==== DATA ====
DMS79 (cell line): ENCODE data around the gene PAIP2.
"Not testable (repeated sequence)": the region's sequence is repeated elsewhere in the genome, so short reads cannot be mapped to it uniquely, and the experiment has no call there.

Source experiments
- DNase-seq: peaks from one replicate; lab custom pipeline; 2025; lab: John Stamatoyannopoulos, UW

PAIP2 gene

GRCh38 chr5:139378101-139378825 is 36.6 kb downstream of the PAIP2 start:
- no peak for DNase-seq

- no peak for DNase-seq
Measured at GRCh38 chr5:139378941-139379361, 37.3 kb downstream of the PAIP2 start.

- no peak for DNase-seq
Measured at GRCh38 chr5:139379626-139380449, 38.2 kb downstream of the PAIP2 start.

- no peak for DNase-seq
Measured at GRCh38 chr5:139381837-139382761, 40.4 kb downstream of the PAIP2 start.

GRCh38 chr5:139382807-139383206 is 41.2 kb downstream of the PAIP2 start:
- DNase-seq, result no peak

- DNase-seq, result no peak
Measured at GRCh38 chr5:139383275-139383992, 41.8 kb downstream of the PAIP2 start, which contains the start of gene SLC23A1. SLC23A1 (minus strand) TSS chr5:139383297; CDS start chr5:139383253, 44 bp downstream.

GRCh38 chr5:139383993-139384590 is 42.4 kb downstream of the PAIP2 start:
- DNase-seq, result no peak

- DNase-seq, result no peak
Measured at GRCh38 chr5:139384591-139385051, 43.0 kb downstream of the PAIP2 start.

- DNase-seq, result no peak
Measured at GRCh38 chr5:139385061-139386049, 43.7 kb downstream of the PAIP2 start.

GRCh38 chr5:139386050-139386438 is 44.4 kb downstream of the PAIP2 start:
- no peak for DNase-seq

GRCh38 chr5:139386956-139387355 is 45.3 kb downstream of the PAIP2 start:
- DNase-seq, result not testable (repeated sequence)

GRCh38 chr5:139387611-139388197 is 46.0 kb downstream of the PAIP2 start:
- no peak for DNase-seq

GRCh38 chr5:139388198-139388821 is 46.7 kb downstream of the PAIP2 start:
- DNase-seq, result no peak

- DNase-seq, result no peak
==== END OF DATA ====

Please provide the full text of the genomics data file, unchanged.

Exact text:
DMS79 (cell line): ENCODE data around the gene PAIP2.
"Not testable (repeated sequence)": the region's sequence is repeated elsewhere in the genome, so short reads cannot be mapped to it uniquely, and the experiment has no call there.

Source experiments
- DNase-seq: peaks from one replicate; lab custom pipeline; 2025; lab: John Stamatoyannopoulos, UW

PAIP2 gene

GRCh38 chr5:139378101-139378825 is 36.6 kb downstream of the PAIP2 start:
- no peak for DNase-seq

- no peak for DNase-seq
Measured at GRCh38 chr5:139378941-139379361, 37.3 kb downstream of the PAIP2 start.

- no peak for DNase-seq
Measured at GRCh38 chr5:139379626-139380449, 38.2 kb downstream of the PAIP2 start.

- no peak for DNase-seq
Measured at GRCh38 chr5:139381837-139382761, 40.4 kb downstream of the PAIP2 start.

GRCh38 chr5:139382807-139383206 is 41.2 kb downstream of the PAIP2 start:
- DNase-seq, result no peak

- DNase-seq, result no peak
Measured at GRCh38 chr5:139383275-139383992, 41.8 kb downstream of the PAIP2 start, which contains the start of gene SLC23A1. SLC23A1 (minus strand) TSS chr5:139383297; CDS start chr5:139383253, 44 bp downstream.

GRCh38 chr5:139383993-139384590 is 42.4 kb downstream of the PAIP2 start:
- DNase-seq, result no peak

- DNase-seq, result no peak
Measured at GRCh38 chr5:139384591-139385051, 43.0 kb downstream of the PAIP2 start.

- DNase-seq, result no peak
Measured at GRCh38 chr5:139385061-139386049, 43.7 kb downstream of the PAIP2 start.

GRCh38 chr5:139386050-139386438 is 44.4 kb downstream of the PAIP2 start:
- no peak for DNase-seq

GRCh38 chr5:139386956-139387355 is 45.3 kb downstream of the PAIP2 start:
- DNase-seq, result not testable (repeated sequence)

GRCh38 chr5:139387611-139388197 is 46.0 kb downstream of the PAIP2 start:
- no peak for DNase-seq

GRCh38 chr5:139388198-139388821 is 46.7 kb downstream of the PAIP2 start:
- DNase-seq, result no peak

- DNase-seq, result no peak